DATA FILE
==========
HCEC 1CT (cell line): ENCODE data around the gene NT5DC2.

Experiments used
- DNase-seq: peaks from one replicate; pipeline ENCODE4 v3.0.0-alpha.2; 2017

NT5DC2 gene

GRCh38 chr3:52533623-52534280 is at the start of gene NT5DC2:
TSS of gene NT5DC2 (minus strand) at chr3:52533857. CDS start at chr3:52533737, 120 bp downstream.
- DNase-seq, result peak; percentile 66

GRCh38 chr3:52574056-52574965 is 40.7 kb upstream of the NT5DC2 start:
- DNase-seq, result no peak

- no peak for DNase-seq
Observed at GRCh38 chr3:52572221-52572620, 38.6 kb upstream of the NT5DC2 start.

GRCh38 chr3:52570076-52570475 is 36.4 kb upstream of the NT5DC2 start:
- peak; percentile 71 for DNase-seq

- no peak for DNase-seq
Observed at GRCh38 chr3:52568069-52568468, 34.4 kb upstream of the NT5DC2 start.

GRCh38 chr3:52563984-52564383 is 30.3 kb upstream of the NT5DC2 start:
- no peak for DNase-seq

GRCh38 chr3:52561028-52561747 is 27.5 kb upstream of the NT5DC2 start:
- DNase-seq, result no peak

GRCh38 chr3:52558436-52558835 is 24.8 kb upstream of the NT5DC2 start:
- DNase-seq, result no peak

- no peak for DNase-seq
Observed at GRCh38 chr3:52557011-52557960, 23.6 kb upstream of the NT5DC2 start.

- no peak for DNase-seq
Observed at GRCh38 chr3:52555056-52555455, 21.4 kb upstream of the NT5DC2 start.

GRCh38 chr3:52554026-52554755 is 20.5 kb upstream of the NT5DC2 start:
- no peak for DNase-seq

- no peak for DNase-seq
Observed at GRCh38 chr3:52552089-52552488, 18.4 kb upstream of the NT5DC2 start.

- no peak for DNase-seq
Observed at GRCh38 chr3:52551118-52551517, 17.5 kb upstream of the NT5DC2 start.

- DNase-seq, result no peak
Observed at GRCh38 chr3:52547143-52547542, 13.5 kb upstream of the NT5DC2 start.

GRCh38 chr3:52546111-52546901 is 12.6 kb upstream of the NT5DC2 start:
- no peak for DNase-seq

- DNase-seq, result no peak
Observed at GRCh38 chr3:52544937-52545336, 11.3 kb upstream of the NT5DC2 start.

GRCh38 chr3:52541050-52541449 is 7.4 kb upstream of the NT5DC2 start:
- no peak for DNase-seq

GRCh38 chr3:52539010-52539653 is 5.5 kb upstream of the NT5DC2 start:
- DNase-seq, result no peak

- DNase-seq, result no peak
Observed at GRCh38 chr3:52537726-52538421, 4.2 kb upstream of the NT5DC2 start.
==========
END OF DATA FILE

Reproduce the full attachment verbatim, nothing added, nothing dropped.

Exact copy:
HCEC 1CT (cell line): ENCODE data around the gene NT5DC2.

Experiments used
- DNase-seq: peaks from one replicate; pipeline ENCODE4 v3.0.0-alpha.2; 2017

NT5DC2 gene

GRCh38 chr3:52533623-52534280 is at the start of gene NT5DC2:
TSS of gene NT5DC2 (minus strand) at chr3:52533857. CDS start at chr3:52533737, 120 bp downstream.
- DNase-seq, result peak; percentile 66

GRCh38 chr3:52574056-52574965 is 40.7 kb upstream of the NT5DC2 start:
- DNase-seq, result no peak

- no peak for DNase-seq
Observed at GRCh38 chr3:52572221-52572620, 38.6 kb upstream of the NT5DC2 start.

GRCh38 chr3:52570076-52570475 is 36.4 kb upstream of the NT5DC2 start:
- peak; percentile 71 for DNase-seq

- no peak for DNase-seq
Observed at GRCh38 chr3:52568069-52568468, 34.4 kb upstream of the NT5DC2 start.

GRCh38 chr3:52563984-52564383 is 30.3 kb upstream of the NT5DC2 start:
- no peak for DNase-seq

GRCh38 chr3:52561028-52561747 is 27.5 kb upstream of the NT5DC2 start:
- DNase-seq, result no peak

GRCh38 chr3:52558436-52558835 is 24.8 kb upstream of the NT5DC2 start:
- DNase-seq, result no peak

- no peak for DNase-seq
Observed at GRCh38 chr3:52557011-52557960, 23.6 kb upstream of the NT5DC2 start.

- no peak for DNase-seq
Observed at GRCh38 chr3:52555056-52555455, 21.4 kb upstream of the NT5DC2 start.

GRCh38 chr3:52554026-52554755 is 20.5 kb upstream of the NT5DC2 start:
- no peak for DNase-seq

- no peak for DNase-seq
Observed at GRCh38 chr3:52552089-52552488, 18.4 kb upstream of the NT5DC2 start.

- no peak for DNase-seq
Observed at GRCh38 chr3:52551118-52551517, 17.5 kb upstream of the NT5DC2 start.

- DNase-seq, result no peak
Observed at GRCh38 chr3:52547143-52547542, 13.5 kb upstream of the NT5DC2 start.

GRCh38 chr3:52546111-52546901 is 12.6 kb upstream of the NT5DC2 start:
- no peak for DNase-seq

- DNase-seq, result no peak
Observed at GRCh38 chr3:52544937-52545336, 11.3 kb upstream of the NT5DC2 start.

GRCh38 chr3:52541050-52541449 is 7.4 kb upstream of the NT5DC2 start:
- no peak for DNase-seq

GRCh38 chr3:52539010-52539653 is 5.5 kb upstream of the NT5DC2 start:
- DNase-seq, result no peak

- DNase-seq, result no peak
Observed at GRCh38 chr3:52537726-52538421, 4.2 kb upstream of the NT5DC2 start.